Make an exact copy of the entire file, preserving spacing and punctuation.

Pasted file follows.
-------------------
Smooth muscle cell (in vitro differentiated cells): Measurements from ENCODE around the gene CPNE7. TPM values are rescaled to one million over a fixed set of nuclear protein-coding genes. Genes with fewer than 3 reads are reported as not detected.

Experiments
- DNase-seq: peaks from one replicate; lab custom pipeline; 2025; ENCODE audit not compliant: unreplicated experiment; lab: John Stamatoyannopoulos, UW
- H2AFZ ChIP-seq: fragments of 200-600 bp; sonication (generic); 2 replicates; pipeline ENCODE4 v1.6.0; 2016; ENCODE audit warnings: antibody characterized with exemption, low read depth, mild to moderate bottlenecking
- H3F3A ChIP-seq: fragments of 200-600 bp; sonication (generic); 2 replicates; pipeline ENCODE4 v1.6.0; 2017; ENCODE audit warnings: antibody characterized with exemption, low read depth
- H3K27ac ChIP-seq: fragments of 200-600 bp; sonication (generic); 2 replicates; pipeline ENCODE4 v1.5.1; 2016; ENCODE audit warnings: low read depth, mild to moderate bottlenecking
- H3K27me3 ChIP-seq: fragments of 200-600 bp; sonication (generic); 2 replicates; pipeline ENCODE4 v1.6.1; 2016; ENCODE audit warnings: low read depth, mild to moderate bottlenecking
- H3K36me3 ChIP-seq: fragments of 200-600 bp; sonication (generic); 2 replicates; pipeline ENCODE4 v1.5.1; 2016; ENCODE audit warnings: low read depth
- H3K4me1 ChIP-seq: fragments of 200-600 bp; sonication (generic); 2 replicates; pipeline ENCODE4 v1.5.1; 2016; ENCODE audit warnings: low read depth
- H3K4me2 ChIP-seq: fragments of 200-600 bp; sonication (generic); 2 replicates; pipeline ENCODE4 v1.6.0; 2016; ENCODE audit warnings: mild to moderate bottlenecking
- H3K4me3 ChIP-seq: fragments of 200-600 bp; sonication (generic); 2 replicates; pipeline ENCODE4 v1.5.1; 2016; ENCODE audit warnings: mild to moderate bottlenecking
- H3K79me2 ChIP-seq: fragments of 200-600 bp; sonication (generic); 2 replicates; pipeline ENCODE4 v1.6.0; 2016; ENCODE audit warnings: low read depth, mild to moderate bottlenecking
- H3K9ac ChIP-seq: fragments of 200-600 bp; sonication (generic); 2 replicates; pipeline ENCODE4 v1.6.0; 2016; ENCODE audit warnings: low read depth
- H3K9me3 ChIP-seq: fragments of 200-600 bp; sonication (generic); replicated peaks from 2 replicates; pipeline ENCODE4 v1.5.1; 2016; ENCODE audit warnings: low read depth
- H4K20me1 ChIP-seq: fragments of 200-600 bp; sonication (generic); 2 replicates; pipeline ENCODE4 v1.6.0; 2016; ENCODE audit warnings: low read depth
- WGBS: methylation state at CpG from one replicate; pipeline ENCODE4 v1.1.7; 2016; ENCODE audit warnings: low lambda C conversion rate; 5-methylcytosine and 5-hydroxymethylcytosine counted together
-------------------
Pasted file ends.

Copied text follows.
Smooth muscle cell (in vitro differentiated cells): Measurements from ENCODE around the gene CPNE7. TPM values are rescaled to one million over a fixed set of nuclear protein-coding genes. Genes with fewer than 3 reads are reported as not detected.

Experiments
- DNase-seq: peaks from one replicate; lab custom pipeline; 2025; ENCODE audit not compliant: unreplicated experiment; lab: John Stamatoyannopoulos, UW
- H2AFZ ChIP-seq: fragments of 200-600 bp; sonication (generic); 2 replicates; pipeline ENCODE4 v1.6.0; 2016; ENCODE audit warnings: antibody characterized with exemption, low read depth, mild to moderate bottlenecking
- H3F3A ChIP-seq: fragments of 200-600 bp; sonication (generic); 2 replicates; pipeline ENCODE4 v1.6.0; 2017; ENCODE audit warnings: antibody characterized with exemption, low read depth
- H3K27ac ChIP-seq: fragments of 200-600 bp; sonication (generic); 2 replicates; pipeline ENCODE4 v1.5.1; 2016; ENCODE audit warnings: low read depth, mild to moderate bottlenecking
- H3K27me3 ChIP-seq: fragments of 200-600 bp; sonication (generic); 2 replicates; pipeline ENCODE4 v1.6.1; 2016; ENCODE audit warnings: low read depth, mild to moderate bottlenecking
- H3K36me3 ChIP-seq: fragments of 200-600 bp; sonication (generic); 2 replicates; pipeline ENCODE4 v1.5.1; 2016; ENCODE audit warnings: low read depth
- H3K4me1 ChIP-seq: fragments of 200-600 bp; sonication (generic); 2 replicates; pipeline ENCODE4 v1.5.1; 2016; ENCODE audit warnings: low read depth
- H3K4me2 ChIP-seq: fragments of 200-600 bp; sonication (generic); 2 replicates; pipeline ENCODE4 v1.6.0; 2016; ENCODE audit warnings: mild to moderate bottlenecking
- H3K4me3 ChIP-seq: fragments of 200-600 bp; sonication (generic); 2 replicates; pipeline ENCODE4 v1.5.1; 2016; ENCODE audit warnings: mild to moderate bottlenecking
- H3K79me2 ChIP-seq: fragments of 200-600 bp; sonication (generic); 2 replicates; pipeline ENCODE4 v1.6.0; 2016; ENCODE audit warnings: low read depth, mild to moderate bottlenecking
- H3K9ac ChIP-seq: fragments of 200-600 bp; sonication (generic); 2 replicates; pipeline ENCODE4 v1.6.0; 2016; ENCODE audit warnings: low read depth
- H3K9me3 ChIP-seq: fragments of 200-600 bp; sonication (generic); replicated peaks from 2 replicates; pipeline ENCODE4 v1.5.1; 2016; ENCODE audit warnings: low read depth
- H4K20me1 ChIP-seq: fragments of 200-600 bp; sonication (generic); 2 replicates; pipeline ENCODE4 v1.6.0; 2016; ENCODE audit warnings: low read depth
- WGBS: methylation state at CpG from one replicate; pipeline ENCODE4 v1.1.7; 2016; ENCODE audit warnings: low lambda C conversion rate; 5-methylcytosine and 5-hydroxymethylcytosine counted together